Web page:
Launch an Ubuntu EC2 instance using the AWS CLI¶
Assuming you have an existing AWS account and some means for terminal based command-line access, you can launch an EC2 instance using CLI (command-line interface). You’ll need to:
setup the required AWS credentials
install AWS CLI
find an appropriate Ubuntu AMI (Amazon Machine Image) and
instantiate an instance with that AMI
You need key pairs and access keys to use AWS and EC2 services. A brief introduction to these credentials can be found in EC2 credentials.
Create a key pair¶
SSH key pairs are needed to log in to an EC2 instance from your local machine. To create an SSH key pair (using the AWS console, CLI or CloudFormation), follow the AWS instructions for creating key pairs.
Create access keys¶
Access keys have to be created and set up to access the various AWS services and resources. Create an access key using the Access keys tab on the Security credentials page (account details menu > Security credentials) of a logged in user.
Select Create access key
Choose Command Line Interface (CLI) as the Use case, provide the required confirmation by ticking the check-box and select Next
Optionally set a description tag and select Create access key
Save the created Access key ID and Secret access key
Install AWS CLI¶
If you are running Ubuntu on your local machine, run:
sudo snap install aws-cli --classic
For other operating systems, follow the appropriate instructions from the AWS documentation for installing AWS CLI.
Before you can start using the AWS CLI, you need to configure it by running:
You’ll have to enter values for each of:
AWS Access Key ID [None]:
AWS Secret Access Key [None]:
Default region name [None]:
Default output format [None]:
Use the access key details saved earlier, specify a region and choose your preferred CLI output format from one of
Find an Ubuntu AMI¶
To launch an EC2 instance that uses Ubuntu, you’ll need to choose an appropriate Ubuntu image and get the official AMI ID for it. The image can be chosen based on your requirements, e.g. the machine’s architecture, features needed from the OS, etc. Once chosen, get the corresponding AMI ID by following the instructions at Find Ubuntu images on AWS.
Official Ubuntu AMIs are published by the user ‘Canonical’ whose Amazon ID is ‘099720109477’. Images containing the string ‘ubuntu’ but not owned by this ID are not official AMIs.
Create a security group (optional)¶
Security groups allow you to specify firewalling rules for your instances. To understand security groups better, refer to Amazon’s documentation for EC2 security groups and to create your own security group, follow the instructions for creating a security group. If you don’t specify any security groups when you instantiate an instance, it will be added to the default security group.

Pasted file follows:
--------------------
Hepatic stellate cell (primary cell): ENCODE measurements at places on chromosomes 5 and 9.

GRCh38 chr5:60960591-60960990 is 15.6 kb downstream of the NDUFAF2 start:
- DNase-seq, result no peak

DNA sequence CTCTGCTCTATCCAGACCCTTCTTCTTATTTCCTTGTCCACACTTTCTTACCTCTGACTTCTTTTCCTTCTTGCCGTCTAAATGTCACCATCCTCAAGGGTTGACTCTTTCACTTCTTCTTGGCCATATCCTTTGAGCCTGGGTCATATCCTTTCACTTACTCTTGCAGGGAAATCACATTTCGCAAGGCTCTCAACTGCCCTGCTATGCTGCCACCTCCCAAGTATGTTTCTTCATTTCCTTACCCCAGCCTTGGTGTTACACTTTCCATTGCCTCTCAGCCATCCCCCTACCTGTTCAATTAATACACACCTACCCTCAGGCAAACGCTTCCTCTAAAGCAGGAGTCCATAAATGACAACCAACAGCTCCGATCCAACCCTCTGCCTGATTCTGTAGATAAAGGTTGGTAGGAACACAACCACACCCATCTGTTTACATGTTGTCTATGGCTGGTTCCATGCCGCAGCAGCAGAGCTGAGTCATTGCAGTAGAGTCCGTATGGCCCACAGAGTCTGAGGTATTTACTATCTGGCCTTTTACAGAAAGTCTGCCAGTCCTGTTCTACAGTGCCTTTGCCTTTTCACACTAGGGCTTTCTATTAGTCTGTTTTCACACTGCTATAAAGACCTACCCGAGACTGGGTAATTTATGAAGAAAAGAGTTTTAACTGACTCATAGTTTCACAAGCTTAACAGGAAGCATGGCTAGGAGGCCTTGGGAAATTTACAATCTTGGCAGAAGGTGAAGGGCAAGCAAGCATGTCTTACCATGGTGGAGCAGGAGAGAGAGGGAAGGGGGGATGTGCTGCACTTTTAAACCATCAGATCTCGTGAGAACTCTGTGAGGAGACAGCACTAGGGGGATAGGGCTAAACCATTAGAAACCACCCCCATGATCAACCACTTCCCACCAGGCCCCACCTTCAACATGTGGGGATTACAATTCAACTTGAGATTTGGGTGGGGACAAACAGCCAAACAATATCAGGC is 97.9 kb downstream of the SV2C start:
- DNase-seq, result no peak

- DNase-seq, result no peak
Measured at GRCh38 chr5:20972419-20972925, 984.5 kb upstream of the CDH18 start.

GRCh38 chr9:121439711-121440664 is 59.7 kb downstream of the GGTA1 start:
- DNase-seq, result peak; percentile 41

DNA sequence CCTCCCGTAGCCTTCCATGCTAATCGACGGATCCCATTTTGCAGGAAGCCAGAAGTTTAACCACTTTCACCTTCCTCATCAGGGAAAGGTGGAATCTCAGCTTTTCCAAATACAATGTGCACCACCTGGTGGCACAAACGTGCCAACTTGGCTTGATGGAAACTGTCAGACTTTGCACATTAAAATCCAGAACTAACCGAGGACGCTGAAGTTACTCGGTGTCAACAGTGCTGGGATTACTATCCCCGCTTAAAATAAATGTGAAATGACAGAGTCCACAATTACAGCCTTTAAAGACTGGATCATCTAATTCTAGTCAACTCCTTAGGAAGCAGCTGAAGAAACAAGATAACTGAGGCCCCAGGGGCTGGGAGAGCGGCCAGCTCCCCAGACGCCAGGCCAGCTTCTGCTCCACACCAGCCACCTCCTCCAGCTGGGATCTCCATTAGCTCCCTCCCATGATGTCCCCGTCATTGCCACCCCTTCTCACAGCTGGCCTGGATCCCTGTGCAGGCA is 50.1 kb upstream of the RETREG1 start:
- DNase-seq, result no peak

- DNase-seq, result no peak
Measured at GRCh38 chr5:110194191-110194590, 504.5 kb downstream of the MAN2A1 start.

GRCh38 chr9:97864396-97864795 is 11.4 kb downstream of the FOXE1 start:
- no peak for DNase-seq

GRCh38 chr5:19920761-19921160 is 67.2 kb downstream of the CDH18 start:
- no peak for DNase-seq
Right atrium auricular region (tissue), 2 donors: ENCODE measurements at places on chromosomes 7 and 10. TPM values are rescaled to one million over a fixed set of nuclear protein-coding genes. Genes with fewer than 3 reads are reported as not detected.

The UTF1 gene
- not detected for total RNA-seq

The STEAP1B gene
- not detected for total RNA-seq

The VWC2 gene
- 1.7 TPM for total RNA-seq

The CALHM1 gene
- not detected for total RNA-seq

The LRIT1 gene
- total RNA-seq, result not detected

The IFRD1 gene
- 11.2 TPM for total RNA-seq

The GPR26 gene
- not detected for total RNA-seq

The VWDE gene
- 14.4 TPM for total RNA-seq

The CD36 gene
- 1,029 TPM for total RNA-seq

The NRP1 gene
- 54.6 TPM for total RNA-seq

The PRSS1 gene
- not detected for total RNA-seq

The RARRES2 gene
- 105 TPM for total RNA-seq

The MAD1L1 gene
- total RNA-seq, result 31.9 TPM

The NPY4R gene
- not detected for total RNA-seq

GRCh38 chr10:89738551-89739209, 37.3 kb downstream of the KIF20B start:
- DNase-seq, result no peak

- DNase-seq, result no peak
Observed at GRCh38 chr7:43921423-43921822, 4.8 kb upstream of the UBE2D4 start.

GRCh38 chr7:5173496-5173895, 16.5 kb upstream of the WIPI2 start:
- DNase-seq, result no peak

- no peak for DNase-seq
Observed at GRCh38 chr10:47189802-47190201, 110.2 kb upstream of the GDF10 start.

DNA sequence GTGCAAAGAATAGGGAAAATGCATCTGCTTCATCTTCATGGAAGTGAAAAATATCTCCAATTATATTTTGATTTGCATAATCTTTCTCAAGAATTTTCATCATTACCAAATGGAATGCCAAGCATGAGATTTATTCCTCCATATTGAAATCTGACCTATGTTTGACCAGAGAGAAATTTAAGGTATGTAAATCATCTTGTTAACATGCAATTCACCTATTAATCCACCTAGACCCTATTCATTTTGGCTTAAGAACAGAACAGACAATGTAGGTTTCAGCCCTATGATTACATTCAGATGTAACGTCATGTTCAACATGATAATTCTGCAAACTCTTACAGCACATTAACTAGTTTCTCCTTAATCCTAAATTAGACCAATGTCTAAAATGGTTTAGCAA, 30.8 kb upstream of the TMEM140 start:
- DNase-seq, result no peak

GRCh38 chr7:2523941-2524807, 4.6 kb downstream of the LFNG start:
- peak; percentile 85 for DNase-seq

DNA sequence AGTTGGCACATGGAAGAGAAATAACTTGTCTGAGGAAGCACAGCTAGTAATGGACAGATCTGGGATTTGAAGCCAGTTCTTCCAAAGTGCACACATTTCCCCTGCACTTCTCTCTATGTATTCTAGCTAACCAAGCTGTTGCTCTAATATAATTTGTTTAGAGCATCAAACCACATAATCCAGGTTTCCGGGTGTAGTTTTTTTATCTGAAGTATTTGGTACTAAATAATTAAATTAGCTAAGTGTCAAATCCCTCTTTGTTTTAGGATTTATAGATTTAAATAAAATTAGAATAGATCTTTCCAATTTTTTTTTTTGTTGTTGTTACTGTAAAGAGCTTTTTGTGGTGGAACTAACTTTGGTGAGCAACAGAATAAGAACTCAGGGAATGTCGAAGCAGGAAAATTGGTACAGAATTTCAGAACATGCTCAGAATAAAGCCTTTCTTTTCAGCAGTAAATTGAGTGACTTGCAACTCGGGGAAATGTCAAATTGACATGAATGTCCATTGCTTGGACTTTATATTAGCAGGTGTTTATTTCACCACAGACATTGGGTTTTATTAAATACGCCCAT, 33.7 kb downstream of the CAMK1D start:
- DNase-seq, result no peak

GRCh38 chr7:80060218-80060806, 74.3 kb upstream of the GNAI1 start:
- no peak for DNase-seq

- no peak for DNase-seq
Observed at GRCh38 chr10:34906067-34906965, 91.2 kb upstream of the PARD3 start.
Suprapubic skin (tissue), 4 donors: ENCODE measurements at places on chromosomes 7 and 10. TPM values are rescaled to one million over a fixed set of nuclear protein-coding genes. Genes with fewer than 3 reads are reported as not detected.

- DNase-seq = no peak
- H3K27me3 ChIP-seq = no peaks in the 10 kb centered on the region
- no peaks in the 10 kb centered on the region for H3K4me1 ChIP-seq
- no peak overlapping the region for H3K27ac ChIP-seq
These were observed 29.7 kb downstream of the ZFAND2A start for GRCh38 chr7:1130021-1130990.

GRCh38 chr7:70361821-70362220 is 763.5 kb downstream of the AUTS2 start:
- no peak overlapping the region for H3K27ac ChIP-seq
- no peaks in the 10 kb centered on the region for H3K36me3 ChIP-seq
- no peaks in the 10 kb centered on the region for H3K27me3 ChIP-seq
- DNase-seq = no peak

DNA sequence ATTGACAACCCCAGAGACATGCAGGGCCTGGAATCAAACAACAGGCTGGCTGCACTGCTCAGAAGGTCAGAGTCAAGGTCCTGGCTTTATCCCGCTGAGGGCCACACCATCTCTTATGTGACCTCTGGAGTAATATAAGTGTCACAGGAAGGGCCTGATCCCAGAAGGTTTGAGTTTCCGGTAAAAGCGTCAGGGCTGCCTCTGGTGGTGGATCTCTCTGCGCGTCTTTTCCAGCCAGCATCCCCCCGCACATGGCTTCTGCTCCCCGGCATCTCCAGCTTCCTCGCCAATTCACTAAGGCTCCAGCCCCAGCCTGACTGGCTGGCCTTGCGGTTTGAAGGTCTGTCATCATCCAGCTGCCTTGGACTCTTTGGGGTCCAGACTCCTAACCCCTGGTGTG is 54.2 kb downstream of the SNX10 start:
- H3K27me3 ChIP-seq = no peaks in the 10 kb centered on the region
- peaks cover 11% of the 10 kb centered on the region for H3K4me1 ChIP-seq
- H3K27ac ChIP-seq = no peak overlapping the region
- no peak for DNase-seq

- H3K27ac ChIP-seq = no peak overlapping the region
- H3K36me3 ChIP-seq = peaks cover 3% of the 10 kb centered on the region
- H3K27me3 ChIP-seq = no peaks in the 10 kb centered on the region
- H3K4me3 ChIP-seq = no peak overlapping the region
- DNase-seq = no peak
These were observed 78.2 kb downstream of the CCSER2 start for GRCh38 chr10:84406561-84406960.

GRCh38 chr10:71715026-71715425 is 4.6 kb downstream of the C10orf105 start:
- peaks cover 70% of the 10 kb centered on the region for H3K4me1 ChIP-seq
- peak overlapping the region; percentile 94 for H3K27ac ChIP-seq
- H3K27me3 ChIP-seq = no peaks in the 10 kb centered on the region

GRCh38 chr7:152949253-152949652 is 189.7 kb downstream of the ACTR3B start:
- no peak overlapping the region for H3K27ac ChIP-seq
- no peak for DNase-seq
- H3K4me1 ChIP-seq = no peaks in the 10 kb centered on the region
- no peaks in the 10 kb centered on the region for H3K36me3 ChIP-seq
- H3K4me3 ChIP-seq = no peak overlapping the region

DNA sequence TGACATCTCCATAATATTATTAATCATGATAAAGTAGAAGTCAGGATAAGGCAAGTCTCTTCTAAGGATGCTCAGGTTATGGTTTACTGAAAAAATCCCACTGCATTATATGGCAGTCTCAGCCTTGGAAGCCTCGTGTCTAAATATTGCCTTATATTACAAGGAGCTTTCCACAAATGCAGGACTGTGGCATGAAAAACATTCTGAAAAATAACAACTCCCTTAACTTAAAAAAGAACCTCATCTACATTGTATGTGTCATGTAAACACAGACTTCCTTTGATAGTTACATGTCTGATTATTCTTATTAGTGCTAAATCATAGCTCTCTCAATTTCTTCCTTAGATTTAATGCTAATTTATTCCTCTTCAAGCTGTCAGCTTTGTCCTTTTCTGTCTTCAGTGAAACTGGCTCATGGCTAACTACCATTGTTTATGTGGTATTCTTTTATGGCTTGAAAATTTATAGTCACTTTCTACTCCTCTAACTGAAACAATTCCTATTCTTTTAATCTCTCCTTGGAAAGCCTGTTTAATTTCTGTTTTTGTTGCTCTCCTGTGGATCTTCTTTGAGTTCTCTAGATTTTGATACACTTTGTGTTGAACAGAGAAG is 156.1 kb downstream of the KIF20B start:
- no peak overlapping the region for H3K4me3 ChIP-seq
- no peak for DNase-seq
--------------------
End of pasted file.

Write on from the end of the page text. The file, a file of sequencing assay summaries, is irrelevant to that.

Instantiate the image¶
Using the AMI ID and key pair obtained above, launch an instance by running:
aws ec2 run-instances --image-id <image id> --key-name <your key pair> --instance-type <instance type>
See Amazon EC2 instance types for descriptions of the available instance types, and Amazon EC2 pricing for the current pricing of instances, data transfer and storage. An example command would look like:
aws ec2 run-instances --image-id ami-0014ce3e52359afbd --key-name TestKeyPair --instance-type t3.medium
To see the status of your instance, run:
aws ec2 describe-instances --instance-ids <your instance id>
where <your instance id> is obtained either from the output of the previous
ec2 run-instances command or from the Instances tab of your EC2 console.
Log in to the instance¶
If you created a security group for your instance, modify it to allow network access for the SSH port:
aws ec2 authorize-security-group-ingress --group-id <your security group id> --port 22
You can skip the above command if you launched the instance using the default security group.
Log in to the instance using:
ssh -i <private SSH key file> ubuntu@<external-host-name>
where <private SSH key file> is the filename of the private SSH key that corresponds to the key pair specified in the
ec2 run-instances command above. The <external-host-name> can be found using the
ec2 describe-instances command, in the
PublicDnsName field. An example SSH command looks like:
ssh -i TestKeyPair.pem email@example.com
Once you have logged in, you can set up and use the instance like any other Ubuntu machine.
Terminate the instance¶
You will be billed as long the instance is running, so you’ll probably want to shut it down when you’re done:
aws ec2 terminate-instances --instance -ids <instance id>